Georgia has entered a new round of internal political instability. Though small and poor, the country matters, standing as it does on the frontline between the liberal and increasingly resilient and powerful autocratic world systems.
Moreover, Georgia’s internal developments have broader implications for the changing geopolitical landscape in the wider Black Sea region, where three interlocking crises along Russia’s borders provide ample opportunity for the Kremlin to interfere, manipulate and eventually exploit events.
The latest worsening of events in Georgia follows the return to the country of the ex-president, Mikheil Saakashvili, who had been convicted in his absence of a brutal crackdown on protesters in 2007 and was sentenced to six years’ imprisonment while in exile. His reappearance, imprisonment and hunger strike just as local elections were underway caused thousands of demonstrators to flood the streets and for the perpetually warring political parties to launch another, and more serious, round of hostilities.
The country was already tense. The ruling party is under pressure following poor results in the municipal vote, and now as a result of Saakashvili’s court process, which began on November 29. Increasingly the only way out of this spiral of instability might be snap parliamentary elections. While it is unlikely to solve all problems, it could nevertheless help to de-escalate tensions.
Failure to do so could push the country onto a more radical trajectory where one political group could seek to consolidate power and exclude rivals. This would clearly be deeply traumatic for a young democracy and could turn very ugly indeed, especially for the new, proliferating opposition groups. Georgia has always seen new groups established since its independence in 1990, but the present situation marks an altogether richer period of political fecundity.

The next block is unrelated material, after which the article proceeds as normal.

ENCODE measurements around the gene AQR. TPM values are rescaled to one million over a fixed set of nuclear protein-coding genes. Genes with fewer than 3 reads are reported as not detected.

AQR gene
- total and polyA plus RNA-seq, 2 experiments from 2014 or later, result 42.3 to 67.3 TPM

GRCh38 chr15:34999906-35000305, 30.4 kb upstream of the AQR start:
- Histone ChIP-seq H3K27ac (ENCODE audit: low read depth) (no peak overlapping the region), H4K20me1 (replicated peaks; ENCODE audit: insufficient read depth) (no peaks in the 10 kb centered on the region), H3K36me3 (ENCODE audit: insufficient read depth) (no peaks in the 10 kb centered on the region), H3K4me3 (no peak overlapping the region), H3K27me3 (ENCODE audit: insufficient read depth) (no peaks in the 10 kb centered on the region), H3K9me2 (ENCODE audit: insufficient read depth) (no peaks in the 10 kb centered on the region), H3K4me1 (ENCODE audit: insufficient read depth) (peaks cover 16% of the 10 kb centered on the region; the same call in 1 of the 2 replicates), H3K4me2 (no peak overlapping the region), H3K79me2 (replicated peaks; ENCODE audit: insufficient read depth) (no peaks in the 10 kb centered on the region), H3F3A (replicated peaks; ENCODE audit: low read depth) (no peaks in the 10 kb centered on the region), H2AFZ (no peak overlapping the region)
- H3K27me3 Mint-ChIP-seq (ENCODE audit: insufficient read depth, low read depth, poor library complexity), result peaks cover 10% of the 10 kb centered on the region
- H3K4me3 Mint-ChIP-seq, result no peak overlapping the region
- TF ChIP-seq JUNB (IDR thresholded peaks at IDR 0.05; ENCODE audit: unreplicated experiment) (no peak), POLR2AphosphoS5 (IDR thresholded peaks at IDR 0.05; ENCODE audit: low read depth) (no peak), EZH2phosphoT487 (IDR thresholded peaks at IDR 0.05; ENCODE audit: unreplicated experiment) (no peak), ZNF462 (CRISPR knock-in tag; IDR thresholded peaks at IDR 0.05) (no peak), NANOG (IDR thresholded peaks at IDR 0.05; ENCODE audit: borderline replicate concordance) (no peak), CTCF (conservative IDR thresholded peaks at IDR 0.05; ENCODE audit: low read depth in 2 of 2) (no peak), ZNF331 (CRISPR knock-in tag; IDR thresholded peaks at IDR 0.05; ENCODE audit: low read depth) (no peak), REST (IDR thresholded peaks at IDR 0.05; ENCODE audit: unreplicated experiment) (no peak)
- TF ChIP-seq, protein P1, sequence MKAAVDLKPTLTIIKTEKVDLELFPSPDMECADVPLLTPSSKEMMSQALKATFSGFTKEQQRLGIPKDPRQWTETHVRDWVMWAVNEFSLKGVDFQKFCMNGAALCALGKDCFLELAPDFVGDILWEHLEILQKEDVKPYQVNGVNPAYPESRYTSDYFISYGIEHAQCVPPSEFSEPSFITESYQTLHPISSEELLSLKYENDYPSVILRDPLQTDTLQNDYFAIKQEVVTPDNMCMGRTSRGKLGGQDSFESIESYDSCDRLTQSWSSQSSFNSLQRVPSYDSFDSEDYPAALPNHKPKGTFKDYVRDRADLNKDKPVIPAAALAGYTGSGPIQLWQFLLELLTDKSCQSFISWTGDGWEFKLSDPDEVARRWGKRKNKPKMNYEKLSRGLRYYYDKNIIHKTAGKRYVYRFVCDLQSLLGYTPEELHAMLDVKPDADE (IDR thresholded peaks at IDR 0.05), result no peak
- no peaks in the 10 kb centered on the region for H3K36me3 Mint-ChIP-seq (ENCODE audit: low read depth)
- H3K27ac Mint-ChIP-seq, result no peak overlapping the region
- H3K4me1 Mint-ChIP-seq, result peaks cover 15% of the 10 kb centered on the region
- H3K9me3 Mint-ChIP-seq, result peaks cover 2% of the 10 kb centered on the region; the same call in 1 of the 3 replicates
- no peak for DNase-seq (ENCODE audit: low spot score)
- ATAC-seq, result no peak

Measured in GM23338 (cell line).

Political competition is becoming fiercer, which creates the conditions for greater popular political participation, especially as the threshold for entering parliament through elections was cut from 5% to a much lower barrier (as low as 1% for seats decided by proportional representation.) This of course means increasing resistance to the government in parliament, at the municipal level, and on the street. An era of true political pluralism has begun in Georgia.
Further pressure on the ruling class is generated by significant generational change. A greater number of younger politicians are actively participating in the country’s political life. For example, in United National Movement, Georgian Dream, and other smaller parties, a near-complete change of top and mid-level leadership is underway. This also means that splinter parties emerge, like the libertarian Girchi More Freedom group, which recently hired a Turkish witch to curse the Georgian Interior Ministry for arresting its members. Or completely new ones, such as For Georgia, are created. Predominantly born in the 1980s and the 1990s, younger politicians’ arrival is an important development as the very fabric of political activism in Georgia undergoes structural change. As a result, figures such as Saakashvili, 53, and Bidzina Ivanishvili, 65, leader of the Georgian Dream party, are becoming less attractive and their appeal is now gradually decreasing. And although Georgian politics still largely revolves around individual political personalities, there are indications that greater attention is being paid to what each new party might offer to segments of the population. In other words, the shift from older generations to younger also means a change in how politics are made and perceived; populism is slowly losing its appeal. Increasingly, a more professional approach is being demanded by the population.